We're in the final match-up of the Romance Rumble. The winning movie will be screened Feb. 25 at Theatre 1 at the Revere Hotel. Tickets will be free, and film critic Ty Burr will be there to introduce the night. I'll also be there with snacks. You can vote for your favorite leading man here. I'll post details about how to sign up for the screening next week.
Q: Hi Meredith,
My question isn't about my own relationship, it's about a close friend's (Beth) lack of one. We're in our 30s. I have been with the same guy for years. Beth hasn't had a boyfriend or many dates over the past decade and it's become a central topic of conversation to the point that I can't handle it anymore.
Here's the general idea: She has gotten increasingly more obsessed with finding a boyfriend/future husband. Over the past few years, it's been to the point that our group of girlfriends (some of whom are also single) sometimes wonder if we're ever going to be able to talk about anything else when she's around. There are a couple different situations that I am particularly sick of happening.
The first problem is that she latches on to the idea of one particular guy, talks about him for weeks or months and analyzes each interaction. She convinces herself that he has feelings for her, explains each situation to her friends and asks if she should go for it and tell him how she feels. The first couple of times I was all for it. From her description, you would think the guy was madly in love with her and just too shy to say so. After the first couple of guys, I got curious and asked to hang out when they were spending time together. While it was clear to me that he wasn't interested, Beth thought the exact opposite. I'm not sure how to let her down easy when these things happen. She gets herself so excited about telling him how she feels, and then the letdown is awful. But what if I'm wrong and she doesn't tell a guy because I said he didn't seem that into her?
The second situation involves my partner. He's a sweetheart and is always looking for ways to include everyone in our group of friends. Unfortunately, that has changed when it comes to his openness to invite Beth to hang out with our guy friends. She's started to become interested in several of our male friends, to the point that she aggressively pursues them. It's made them uncomfortable to the point that they ask us if she will be at an event before they will commit to attending. We all agree that we are grown-ups and it's technically not my problem to address -- these guys can handle it themselves and choose to be passive. But at the same time, I realize that if I don't figure out a way to get her to stop, I'll have to choose between not inviting her to spend time with us or our other friends choosing not to hang out when she is there.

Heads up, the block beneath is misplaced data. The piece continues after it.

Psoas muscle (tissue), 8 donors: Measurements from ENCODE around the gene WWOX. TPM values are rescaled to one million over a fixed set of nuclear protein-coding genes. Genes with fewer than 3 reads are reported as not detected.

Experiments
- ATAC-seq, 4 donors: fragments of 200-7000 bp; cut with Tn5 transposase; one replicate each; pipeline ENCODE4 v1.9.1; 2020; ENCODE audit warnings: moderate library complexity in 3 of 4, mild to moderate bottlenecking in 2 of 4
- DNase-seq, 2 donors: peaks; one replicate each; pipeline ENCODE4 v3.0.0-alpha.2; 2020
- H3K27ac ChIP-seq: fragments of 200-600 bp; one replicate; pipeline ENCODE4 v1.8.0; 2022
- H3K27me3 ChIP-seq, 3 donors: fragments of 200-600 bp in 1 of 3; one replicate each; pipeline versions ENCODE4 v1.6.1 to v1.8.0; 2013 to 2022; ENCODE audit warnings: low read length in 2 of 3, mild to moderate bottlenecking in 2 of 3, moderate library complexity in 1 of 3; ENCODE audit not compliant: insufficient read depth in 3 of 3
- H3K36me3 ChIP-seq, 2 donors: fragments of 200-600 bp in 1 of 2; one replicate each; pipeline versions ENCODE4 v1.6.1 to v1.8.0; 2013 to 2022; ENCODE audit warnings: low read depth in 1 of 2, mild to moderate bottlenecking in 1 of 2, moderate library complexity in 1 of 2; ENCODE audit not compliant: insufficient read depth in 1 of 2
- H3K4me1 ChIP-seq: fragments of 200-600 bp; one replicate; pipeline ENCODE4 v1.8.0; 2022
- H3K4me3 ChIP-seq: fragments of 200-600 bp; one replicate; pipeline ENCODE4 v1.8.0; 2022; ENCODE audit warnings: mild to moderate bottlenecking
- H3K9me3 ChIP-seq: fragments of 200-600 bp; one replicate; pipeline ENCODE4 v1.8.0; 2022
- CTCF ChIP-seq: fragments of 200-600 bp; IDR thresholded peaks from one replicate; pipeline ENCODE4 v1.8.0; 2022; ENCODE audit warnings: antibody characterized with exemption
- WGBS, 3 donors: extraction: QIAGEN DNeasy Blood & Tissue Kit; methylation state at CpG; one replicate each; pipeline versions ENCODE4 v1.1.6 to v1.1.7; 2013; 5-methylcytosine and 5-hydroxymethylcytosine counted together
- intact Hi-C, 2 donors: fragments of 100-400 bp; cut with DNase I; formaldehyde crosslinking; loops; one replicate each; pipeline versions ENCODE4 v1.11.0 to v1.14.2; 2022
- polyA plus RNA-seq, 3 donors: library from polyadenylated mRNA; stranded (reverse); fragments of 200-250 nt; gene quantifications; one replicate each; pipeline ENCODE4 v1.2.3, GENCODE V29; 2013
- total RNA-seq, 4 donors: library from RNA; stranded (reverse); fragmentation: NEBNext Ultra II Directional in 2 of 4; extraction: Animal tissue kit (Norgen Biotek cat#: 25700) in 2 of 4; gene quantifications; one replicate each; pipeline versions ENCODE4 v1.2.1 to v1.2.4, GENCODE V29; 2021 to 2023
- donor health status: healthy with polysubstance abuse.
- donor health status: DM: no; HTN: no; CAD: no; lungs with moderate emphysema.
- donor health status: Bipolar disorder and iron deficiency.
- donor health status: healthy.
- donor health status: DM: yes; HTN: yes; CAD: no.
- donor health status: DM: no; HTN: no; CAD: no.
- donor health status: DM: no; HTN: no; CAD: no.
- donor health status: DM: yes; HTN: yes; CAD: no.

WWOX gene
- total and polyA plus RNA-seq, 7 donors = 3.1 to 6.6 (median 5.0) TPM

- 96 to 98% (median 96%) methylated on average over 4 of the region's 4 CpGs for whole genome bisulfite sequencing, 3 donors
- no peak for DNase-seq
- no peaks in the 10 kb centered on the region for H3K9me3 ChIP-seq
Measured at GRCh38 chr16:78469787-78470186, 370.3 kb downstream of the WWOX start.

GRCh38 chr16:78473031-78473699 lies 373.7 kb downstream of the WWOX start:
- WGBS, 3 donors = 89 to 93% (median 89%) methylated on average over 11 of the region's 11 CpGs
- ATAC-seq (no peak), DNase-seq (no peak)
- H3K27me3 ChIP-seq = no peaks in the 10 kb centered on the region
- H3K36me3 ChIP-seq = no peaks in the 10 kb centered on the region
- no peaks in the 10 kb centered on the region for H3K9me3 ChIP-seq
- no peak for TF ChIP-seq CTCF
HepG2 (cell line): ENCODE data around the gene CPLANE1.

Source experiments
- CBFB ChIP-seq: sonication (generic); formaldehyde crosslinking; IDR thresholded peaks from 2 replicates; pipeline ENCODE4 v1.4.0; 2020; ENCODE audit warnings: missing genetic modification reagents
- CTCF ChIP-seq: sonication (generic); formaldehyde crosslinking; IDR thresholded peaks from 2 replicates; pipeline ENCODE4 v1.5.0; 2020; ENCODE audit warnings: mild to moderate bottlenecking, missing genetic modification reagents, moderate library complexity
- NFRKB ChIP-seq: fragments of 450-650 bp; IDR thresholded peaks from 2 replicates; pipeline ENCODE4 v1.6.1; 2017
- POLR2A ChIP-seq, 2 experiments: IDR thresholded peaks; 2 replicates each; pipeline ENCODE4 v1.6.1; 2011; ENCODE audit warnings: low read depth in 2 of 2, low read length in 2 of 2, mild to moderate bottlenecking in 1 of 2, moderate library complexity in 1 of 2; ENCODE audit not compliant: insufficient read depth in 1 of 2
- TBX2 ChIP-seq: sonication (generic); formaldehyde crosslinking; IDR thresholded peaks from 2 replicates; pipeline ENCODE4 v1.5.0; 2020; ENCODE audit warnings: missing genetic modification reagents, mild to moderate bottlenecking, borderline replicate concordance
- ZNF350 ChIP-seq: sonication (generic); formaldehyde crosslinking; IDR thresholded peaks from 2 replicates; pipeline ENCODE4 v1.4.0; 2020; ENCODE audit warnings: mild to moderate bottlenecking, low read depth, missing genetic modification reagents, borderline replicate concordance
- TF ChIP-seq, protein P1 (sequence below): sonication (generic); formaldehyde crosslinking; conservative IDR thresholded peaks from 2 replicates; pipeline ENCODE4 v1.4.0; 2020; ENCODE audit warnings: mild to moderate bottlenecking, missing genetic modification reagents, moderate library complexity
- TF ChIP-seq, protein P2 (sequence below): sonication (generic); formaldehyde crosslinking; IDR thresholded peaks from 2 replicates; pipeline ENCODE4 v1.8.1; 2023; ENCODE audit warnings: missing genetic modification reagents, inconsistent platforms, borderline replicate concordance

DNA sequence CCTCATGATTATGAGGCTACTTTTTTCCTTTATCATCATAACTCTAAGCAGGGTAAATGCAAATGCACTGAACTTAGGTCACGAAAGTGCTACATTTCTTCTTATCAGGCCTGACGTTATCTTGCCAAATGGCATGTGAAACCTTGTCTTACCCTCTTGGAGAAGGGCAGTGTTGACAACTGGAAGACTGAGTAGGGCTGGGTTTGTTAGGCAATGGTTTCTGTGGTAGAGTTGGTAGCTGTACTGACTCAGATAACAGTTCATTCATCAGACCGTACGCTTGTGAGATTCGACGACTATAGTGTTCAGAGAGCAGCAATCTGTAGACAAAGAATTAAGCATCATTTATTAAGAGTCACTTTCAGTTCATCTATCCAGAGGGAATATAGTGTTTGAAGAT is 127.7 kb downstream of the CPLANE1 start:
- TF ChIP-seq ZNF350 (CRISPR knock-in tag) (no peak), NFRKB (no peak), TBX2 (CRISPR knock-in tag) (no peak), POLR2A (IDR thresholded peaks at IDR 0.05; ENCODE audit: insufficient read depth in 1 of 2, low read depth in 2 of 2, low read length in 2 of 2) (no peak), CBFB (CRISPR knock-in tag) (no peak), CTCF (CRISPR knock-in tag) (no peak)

I've started to only invite her to do "girls night" activities, but this backfires too -- she always wants it to be about me being her wing man and helping her scope out guys. She's one of my closest friends and I really don't want to hurt her feelings, but I also don't think that just because I have a relationship and she doesn't we should have to focus everything on finding her a guy. She gets extremely emotional about it, and I don't want to upset her more. What should I do?
– My Friend, Boston
A: It's not your job to tell Beth when you think a guy isn't interested, MF, but you can absolutely explain to her that you're having a tough time with the friendship. She might get emotional, but you'll be emotional too. If Beth is making you feel like a minor character in her inner romantic comedy, you must let her know.
Sometimes we can get swallowed up by longing, whether it's for a mate, a baby, or the perfect job. I'm sure it's been tough for Beth -- she's probably very lonely -- but her experience doesn't entitle her to lose her humanity. She needs to be conscious of the world around her.
Beth also needs to answer some tough questions, some of which can come from you. When she talks about a crush for six weeks, you can ask, "How can you move this along?" And, "How much time do you want to spend thinking about this guy as opposed to just dating him or moving on?" You don't have to play along with the banter. You can call her on her reality.
You can also suggest that she do some online dating. It’ll get her mind off of your guy friends, and it'll put her in a world where people either date or walk away. There's less wishing and hoping. Help her create a profile and play around with it. That will show her how much you care and want her to meet someone.
No one wants to be the Beth. Not even Beth. You can tell her that you need more from your time together. She's a grownup. She can take it. She deserves to know.
Readers? Should she tell Beth that she's making her guy friends uncomfortable? Should the letter writer have more empathy? What should she say to Beth? Help.
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Meredith Goldstein is a Boston Globe columnist who follows relationship trends and entertainment. She offers daily advice on Love Letters — and welcomes your comments. Meredith is also the author of "The Singles," a novel about complicated relationships. Follow Meredith at www.meredithgoldstein.netand on Twitter. Love Letters can be found in the print edition of The Boston Globe every Saturday in the G section.